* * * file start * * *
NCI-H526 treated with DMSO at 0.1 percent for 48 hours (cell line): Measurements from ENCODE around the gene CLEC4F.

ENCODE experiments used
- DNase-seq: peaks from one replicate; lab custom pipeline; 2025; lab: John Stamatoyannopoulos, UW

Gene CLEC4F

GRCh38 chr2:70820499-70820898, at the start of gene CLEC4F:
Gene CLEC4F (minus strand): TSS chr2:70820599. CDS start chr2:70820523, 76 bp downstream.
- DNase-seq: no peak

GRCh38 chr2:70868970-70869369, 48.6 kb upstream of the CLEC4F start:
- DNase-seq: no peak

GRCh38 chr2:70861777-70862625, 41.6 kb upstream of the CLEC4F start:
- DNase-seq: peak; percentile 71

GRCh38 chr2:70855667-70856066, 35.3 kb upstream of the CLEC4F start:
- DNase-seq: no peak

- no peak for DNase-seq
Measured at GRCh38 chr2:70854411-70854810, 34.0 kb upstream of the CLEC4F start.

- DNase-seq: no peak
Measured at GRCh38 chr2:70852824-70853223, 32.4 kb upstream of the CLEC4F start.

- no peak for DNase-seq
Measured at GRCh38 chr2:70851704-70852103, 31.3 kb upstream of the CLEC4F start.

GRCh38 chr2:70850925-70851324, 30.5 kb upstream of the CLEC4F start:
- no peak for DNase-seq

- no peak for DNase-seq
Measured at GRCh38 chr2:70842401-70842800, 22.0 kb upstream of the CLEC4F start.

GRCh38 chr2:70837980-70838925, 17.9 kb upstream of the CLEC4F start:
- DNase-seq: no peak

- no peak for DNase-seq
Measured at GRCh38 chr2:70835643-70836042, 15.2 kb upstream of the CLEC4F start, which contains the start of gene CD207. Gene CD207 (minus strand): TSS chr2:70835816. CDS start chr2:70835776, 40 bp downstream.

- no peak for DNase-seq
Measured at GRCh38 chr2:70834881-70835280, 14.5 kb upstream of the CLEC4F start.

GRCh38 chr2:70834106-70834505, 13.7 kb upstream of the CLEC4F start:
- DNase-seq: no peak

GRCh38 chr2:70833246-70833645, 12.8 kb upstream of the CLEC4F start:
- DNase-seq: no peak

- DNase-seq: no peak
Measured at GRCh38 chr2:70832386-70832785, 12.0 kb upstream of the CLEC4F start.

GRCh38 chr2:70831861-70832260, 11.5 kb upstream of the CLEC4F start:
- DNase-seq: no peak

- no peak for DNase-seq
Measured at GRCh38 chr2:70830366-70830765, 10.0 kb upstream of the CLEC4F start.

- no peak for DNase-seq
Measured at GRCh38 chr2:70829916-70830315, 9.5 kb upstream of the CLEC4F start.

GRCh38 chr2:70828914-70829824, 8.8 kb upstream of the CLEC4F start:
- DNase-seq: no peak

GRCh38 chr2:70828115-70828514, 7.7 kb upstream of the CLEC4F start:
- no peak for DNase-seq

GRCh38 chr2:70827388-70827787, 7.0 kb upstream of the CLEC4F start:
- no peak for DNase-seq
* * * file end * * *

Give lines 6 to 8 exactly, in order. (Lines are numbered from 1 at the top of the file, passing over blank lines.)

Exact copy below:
Gene CLEC4F (minus strand): TSS chr2:70820599. CDS start chr2:70820523, 76 bp downstream.
- DNase-seq: no peak

GRCh38 chr2:70868970-70869369, 48.6 kb upstream of the CLEC4F start: